The food at the Wellington Arms walks the delicate tightrope between rustic and elegant, and it does so very well indeed. The menu is eclectic mix of freshly made dishes; it is so fresh, that the menu sits upon a blackboard which is changed every day. This constant renewal of the menu reflects the establishment`s charming philosophy of using the freshest local produce possible. The setting is also rather charming; set within a cosy country pub and with only a small number of tables, the Wellington Arms has a real country pub feel. Some people can be snobby about the pub food; but don`t let this tag of a `pub` let you think that the food is anything but fabulous, as it really is a treat to dine at the Wellington.
King Prawn cocktail with avocado, served in a traditional British dimpled pint glass. The king prawns were light and the perfect accompaniment to the texture of the avocado, therefore, making for a very refreshing and tasty start to the meal. I would possibly argue that there was a little too much lettuce and not enough king prawns, but that may just be my preference. However, the start my partner had, which was the Cheese soufflé on sautéed courgettes, cream and Parmesan, was one of the best soufflés we have ever had the privilege of eating. It was so good in fact, that I overheard couples around us saying the exact same thing.
The mains outlined on the blackboard all sounded stunning on the day we visited and we really struggled to make a decision. We tried a confit leg of Barbary duckling with sticky red cabbage, buttered potato mash and parsnip crisp. Barbary meat is renowned for plump and firm meat, but it is also packed with taste and flavour. The Wellington`s duckling was gorgeously tender and made for a great centre piece to the dish. Also, when you consider the quality, it was great value at only £16.
Picking from the blackboard selection, for mains I went for the Halibut expecting a strong depth of flavour and I wasn`t disappointed. The generous serving of Halibut, served with roasted tomatoes and puy lentils, was simply presented and the fish`s wonderful taste was allowed to speak for itself. All in all, it was an uncluttered and gorgeous dish.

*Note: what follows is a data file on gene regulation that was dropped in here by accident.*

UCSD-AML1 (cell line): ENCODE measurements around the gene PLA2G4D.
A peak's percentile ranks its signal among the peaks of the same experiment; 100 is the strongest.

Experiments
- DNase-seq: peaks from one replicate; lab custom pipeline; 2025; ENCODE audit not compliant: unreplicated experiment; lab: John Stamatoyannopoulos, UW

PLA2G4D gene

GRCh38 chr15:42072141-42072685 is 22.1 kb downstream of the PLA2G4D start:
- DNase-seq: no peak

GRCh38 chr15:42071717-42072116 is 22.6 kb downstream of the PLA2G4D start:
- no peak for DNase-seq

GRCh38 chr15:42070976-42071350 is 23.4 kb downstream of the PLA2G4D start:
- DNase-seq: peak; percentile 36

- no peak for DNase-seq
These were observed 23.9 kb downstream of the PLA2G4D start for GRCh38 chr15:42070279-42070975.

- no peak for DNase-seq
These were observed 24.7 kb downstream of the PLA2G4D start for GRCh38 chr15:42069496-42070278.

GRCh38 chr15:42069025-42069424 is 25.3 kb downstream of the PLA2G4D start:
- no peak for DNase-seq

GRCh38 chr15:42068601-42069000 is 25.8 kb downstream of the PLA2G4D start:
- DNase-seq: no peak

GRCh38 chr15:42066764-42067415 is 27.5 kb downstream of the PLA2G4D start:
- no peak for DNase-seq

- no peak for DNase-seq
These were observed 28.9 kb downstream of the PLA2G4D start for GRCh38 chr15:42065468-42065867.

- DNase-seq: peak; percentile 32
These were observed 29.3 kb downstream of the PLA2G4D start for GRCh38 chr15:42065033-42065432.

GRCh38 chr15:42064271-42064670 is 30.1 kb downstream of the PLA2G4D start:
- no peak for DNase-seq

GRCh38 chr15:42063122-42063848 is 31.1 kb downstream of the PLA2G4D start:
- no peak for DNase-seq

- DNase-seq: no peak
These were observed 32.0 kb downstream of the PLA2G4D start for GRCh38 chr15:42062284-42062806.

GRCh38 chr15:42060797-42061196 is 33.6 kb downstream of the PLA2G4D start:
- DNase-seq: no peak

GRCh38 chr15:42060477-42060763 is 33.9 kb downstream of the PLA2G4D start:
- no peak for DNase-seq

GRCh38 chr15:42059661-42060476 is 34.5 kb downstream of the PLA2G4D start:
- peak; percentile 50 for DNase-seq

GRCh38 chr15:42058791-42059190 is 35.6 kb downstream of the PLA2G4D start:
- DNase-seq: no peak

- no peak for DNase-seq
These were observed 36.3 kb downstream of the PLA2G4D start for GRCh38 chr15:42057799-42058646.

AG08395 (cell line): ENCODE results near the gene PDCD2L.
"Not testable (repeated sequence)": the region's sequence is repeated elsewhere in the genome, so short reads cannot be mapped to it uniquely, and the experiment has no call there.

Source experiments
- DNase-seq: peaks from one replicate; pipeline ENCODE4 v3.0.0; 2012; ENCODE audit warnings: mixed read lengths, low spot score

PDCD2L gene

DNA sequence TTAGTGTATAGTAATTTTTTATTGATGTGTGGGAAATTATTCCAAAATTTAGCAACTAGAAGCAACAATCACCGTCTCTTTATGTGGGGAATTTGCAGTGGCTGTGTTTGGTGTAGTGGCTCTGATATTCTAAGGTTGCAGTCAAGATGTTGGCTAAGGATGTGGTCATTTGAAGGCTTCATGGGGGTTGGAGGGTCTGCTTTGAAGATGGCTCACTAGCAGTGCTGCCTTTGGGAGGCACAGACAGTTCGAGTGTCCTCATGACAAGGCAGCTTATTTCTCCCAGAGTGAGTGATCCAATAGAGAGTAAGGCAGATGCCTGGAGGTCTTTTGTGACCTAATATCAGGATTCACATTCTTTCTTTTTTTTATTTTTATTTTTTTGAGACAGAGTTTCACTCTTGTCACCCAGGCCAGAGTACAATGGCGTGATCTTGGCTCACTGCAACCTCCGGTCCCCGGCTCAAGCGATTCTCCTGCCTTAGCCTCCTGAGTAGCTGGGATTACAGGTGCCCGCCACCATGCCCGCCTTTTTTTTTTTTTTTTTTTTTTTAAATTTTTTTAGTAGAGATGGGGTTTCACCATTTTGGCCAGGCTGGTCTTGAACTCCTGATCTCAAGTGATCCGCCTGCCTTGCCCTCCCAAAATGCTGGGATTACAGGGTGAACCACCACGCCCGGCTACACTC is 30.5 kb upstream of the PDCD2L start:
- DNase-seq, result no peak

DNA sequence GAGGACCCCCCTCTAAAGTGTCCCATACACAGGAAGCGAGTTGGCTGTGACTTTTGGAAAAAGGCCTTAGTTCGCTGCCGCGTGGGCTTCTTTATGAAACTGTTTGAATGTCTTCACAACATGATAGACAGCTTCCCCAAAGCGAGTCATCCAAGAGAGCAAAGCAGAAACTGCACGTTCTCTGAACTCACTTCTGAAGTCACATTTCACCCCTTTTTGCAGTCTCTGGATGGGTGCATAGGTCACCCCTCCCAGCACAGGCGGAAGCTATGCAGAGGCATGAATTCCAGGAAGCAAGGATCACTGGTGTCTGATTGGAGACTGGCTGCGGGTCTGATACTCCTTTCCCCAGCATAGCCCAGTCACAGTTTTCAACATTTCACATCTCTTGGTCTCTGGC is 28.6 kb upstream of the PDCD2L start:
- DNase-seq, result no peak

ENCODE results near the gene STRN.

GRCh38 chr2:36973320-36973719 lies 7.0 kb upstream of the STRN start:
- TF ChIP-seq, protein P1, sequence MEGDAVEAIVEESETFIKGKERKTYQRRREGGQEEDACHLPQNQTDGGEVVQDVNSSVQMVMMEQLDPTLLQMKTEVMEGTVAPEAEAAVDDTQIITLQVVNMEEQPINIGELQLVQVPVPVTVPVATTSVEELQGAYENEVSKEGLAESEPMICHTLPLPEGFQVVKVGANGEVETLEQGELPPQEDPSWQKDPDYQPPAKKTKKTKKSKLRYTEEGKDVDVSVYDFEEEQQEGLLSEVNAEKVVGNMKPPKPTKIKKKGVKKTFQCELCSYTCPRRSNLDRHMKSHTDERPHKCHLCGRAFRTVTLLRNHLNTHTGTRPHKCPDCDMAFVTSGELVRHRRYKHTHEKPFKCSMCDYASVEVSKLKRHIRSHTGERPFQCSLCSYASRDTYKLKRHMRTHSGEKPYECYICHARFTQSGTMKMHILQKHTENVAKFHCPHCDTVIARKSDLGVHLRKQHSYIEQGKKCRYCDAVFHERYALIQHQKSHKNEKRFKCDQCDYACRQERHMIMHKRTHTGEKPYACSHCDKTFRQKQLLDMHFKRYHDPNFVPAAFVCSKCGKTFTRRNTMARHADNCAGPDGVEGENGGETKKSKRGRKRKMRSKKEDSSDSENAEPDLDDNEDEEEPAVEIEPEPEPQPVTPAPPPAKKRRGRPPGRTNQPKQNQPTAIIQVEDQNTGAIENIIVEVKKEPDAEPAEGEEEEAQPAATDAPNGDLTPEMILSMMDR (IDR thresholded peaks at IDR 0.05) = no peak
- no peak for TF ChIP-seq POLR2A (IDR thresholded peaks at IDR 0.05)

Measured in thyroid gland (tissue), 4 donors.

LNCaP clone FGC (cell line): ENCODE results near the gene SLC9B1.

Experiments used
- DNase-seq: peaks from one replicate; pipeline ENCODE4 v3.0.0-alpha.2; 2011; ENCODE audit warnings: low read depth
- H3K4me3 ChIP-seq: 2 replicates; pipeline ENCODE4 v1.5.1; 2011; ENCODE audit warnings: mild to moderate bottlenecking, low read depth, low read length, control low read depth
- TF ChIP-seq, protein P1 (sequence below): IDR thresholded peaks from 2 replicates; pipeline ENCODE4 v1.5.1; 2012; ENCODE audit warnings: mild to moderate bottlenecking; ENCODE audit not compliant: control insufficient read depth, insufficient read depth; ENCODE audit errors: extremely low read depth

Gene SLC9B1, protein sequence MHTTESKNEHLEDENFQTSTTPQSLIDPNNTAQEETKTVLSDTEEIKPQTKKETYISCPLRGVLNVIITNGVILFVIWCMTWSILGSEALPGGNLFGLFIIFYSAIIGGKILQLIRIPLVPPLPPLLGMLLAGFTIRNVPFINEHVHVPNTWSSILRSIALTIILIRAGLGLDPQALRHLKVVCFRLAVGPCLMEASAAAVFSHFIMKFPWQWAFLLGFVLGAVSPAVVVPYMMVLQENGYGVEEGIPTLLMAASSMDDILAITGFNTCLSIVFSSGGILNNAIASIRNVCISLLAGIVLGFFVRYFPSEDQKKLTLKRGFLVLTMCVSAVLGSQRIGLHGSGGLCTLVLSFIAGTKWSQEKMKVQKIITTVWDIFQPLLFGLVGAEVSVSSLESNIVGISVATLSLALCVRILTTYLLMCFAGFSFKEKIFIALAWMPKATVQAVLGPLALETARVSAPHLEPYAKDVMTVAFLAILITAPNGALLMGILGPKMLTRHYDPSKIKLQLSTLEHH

And finally, dessert…
What a treat desert was! We went for the Wellington mess, the Wellington Arm`s own take on the classic Eton mess, but incorporating rhubarb and rather strawberry. The rhubarb was deliciously sweet and carried a real robustness of flavour. An interesting twist on the aforementioned Etonian dessert, this version from the Wellington Arms for me was a lot more flavoursome and moreish. I would recommend this to any dessert lover or anyone with a slightly sweet tooth. To continue the Rhubarb themed part of our dinner, we also tried the rhubarb ice cream – another homemade treat – which melted in the mouth to reveal some more wonderful flavours.
To finish the meal we enjoyed a classic cup of tea, complete with traditional china crockery and a charming hand knitted tea cosy to keep the pot warm. A lovely touch. Another lovely touch is the pub`s selection of onsite produced eggs, jams, chutneys and even knitwear. The Wellington Arms has a feeling of rural self-dependence and it is lovely to see.
In short, the meal was a hearty, honest and very enjoyable dining experience. The Wellington Arms is an absolute must.
For more information, please visit: http://www.thewellingtonarms.com/
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